Genetic Testing for Aspergers and Autism

It’s well known that Asperger’s and autism often happen in family groupings. I know many families – including my own – where there are multiple people on the autism spectrum. It seems logical that there is some sort of a genetic component. And, indeed, as scientists get more and more DNA to compare from people with autism, they’re finding those links.

Now they’ve taken the next step. They’re looking into doing genetic testing on young children, to see if they should be helped from an early age.

They aren’t doing this with all children at the moment. Their first test involved families where there is already a sibling with autism. This is a known high predictor for subsequent siblings also having autism. The risk is up to nearly 20% that a subsequent child will be on the spectrum. If parents can start working with that young child as soon as possible, they can give that child the tools and support they need to reach their full potential.

The research is in Nature Communications – December 5, 2019.

The first startling result is that, out of the 288 siblings tested, a full 157 were not neurotypical. That’s over half. It shows how strong the genetic component to this is. Something about the genes in these families are not neurotypical.

The second interesting result is about the mutations they found in these children. They found 8 types of mutations which were inherited and can be tested for. But they ALSO found 6 types of mutations which had been spontaneous in the growing embryo – that is, de novo. I explain how that can happen in an article I’ll link to at the bottom.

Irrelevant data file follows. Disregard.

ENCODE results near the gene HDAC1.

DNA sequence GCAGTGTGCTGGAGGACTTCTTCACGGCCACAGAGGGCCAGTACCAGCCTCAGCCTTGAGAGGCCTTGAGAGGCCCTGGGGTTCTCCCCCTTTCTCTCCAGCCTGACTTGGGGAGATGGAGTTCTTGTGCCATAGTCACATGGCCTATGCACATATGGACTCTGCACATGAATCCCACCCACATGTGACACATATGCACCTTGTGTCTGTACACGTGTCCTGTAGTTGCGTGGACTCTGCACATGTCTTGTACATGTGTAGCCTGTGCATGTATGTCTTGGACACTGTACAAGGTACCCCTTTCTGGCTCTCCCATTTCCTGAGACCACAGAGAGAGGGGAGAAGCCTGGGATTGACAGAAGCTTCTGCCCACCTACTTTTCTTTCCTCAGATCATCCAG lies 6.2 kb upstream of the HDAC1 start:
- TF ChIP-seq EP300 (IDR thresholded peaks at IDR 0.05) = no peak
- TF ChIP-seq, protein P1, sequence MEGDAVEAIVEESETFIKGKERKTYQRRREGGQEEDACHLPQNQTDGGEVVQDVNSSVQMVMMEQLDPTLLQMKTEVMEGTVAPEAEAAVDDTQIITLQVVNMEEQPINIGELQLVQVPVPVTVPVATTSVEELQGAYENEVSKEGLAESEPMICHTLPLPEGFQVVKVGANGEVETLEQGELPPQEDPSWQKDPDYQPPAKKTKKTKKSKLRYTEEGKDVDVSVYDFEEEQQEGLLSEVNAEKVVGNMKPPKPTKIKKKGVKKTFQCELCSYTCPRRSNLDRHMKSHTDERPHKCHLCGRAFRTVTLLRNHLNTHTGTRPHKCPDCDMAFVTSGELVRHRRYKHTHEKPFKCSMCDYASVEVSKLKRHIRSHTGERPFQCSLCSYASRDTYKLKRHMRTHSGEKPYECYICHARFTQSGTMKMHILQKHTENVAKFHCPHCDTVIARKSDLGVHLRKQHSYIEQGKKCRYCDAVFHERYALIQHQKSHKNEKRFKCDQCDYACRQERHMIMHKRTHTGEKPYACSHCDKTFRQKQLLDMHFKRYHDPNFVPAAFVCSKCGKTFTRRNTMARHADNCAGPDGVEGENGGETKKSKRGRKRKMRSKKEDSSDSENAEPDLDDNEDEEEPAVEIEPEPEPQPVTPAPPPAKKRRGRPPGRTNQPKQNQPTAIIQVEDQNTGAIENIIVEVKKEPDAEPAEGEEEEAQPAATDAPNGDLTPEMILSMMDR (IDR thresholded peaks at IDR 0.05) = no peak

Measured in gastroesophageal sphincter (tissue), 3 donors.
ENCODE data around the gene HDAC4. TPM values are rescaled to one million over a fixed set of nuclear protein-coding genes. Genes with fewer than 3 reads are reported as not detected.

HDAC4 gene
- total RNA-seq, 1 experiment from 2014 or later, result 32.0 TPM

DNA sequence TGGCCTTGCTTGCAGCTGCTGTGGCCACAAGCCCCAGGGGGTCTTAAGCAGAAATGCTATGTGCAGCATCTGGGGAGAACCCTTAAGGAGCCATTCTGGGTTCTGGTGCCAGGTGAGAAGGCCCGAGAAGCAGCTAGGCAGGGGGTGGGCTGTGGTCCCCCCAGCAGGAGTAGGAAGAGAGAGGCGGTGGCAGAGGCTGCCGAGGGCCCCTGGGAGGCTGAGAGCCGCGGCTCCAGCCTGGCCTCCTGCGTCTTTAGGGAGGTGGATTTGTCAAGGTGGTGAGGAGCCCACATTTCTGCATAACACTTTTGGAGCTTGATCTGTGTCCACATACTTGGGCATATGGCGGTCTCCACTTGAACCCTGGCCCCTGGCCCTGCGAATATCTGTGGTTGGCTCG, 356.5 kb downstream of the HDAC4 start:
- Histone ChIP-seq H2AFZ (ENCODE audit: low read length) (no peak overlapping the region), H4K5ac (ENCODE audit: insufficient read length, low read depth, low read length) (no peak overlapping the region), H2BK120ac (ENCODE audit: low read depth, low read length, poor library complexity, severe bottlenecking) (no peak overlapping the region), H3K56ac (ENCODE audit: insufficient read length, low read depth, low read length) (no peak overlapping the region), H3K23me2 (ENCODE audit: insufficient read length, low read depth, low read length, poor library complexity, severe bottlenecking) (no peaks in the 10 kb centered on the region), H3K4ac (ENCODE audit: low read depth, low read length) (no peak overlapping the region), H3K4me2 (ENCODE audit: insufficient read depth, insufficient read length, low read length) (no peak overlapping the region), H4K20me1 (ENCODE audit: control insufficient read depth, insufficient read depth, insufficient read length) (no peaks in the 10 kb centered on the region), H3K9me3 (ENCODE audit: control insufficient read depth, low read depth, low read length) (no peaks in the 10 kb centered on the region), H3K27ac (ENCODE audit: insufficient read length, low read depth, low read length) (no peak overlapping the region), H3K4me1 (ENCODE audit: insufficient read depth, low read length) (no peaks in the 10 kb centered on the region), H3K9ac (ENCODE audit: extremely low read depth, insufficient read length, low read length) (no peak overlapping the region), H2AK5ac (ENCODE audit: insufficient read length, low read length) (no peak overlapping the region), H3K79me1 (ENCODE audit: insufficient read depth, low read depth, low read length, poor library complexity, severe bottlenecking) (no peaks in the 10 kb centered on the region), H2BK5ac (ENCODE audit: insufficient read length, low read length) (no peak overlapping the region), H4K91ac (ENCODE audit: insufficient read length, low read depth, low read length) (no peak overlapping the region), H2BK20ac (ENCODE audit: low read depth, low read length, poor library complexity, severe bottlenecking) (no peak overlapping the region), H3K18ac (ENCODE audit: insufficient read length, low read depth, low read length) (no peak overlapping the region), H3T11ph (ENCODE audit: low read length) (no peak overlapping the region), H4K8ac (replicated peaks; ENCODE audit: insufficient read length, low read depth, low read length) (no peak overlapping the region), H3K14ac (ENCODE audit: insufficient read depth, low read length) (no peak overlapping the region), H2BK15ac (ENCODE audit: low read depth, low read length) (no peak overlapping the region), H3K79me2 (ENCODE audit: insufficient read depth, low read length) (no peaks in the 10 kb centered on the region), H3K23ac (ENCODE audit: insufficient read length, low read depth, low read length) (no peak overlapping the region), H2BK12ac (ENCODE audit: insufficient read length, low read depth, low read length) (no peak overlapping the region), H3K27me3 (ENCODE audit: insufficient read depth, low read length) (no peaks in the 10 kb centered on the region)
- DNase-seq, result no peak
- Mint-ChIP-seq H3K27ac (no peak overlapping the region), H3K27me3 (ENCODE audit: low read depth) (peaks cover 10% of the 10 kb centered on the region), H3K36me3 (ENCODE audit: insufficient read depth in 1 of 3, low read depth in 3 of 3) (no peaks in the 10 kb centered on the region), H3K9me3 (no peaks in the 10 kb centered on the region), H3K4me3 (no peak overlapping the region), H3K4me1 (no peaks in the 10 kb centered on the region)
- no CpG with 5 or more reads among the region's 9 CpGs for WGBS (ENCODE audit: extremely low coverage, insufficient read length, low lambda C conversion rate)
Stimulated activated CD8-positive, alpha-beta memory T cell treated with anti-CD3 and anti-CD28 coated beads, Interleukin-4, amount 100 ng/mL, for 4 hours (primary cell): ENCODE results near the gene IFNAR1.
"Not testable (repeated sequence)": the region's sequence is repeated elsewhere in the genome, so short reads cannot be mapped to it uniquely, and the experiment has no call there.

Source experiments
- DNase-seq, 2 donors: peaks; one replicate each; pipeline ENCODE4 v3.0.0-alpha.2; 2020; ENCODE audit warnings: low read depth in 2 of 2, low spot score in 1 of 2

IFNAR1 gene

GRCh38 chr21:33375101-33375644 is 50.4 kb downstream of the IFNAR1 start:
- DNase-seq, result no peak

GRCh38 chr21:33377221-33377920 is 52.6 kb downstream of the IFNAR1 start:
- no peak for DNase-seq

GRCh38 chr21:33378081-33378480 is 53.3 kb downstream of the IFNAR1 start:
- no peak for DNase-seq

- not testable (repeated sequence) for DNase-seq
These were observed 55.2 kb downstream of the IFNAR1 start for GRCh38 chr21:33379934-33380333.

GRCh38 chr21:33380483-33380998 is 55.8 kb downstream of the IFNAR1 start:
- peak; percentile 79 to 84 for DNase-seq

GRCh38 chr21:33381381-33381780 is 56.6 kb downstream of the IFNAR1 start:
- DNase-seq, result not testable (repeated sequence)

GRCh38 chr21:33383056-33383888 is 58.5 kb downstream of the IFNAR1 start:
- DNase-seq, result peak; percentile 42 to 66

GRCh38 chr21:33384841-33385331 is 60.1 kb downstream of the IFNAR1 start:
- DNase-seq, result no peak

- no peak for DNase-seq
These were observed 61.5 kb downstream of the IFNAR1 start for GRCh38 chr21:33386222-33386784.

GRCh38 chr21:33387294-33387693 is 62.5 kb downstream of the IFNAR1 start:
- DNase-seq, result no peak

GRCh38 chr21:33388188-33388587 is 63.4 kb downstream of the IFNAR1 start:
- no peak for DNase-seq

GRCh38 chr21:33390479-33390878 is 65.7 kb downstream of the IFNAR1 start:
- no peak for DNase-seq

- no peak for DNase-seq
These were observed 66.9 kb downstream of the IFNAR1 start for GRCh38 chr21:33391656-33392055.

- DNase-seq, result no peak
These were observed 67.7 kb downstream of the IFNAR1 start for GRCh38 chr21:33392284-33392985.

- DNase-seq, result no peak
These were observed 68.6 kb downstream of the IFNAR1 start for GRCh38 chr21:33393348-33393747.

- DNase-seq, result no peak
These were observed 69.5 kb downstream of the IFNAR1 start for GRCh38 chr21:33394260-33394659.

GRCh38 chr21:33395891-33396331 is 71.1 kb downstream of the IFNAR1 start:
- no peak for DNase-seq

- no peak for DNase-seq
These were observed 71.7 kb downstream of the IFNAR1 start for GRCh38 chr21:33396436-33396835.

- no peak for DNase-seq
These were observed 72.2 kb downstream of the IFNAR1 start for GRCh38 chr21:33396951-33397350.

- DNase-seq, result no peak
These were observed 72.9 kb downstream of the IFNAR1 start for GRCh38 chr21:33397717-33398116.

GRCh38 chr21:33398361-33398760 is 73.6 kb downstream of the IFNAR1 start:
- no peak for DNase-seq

For the 8 types of inherited mutations, in all cases their autistic older sibling also had this mutation. So it becomes more clear that these mutations had already caused autism in the family and were causing it to happen again.

But for the 6 types of de novo mutations, these mutations were spontaneously springing up in the embryos of the children while they were forming. You could ask, what are the chances of an older sibling with autism then having a younger sibling happen to have DNA mutation to also cause autism? This is where environmental risks for mutation can be interesting to explore. Smoking causes DNA mutations (like cancer). What if everyone in the family were heavy smokers? Those toxins in the atmosphere could cause mutations in the sperm cells, and/or mutations in the growing embryo.

That is, we know the autism is being caused by specific mutations in specific sections of the DNA. In some cases the parents have the mutation and are passing them down to the children. But in the de novo mutations, what is causing the higher-than-average rate in these families?

They didn’t do whole-genome testing on all of these samples. Right now that is fairly expensive to do. Hopefully at some point going forward the costs will come down. The more we can compare entire genomes of large groups of people on the autism spectrum, the more we can track down the remaining genes and be able to understand more fully the components involved.

Cover image of children provided by Pixabay / Bessi

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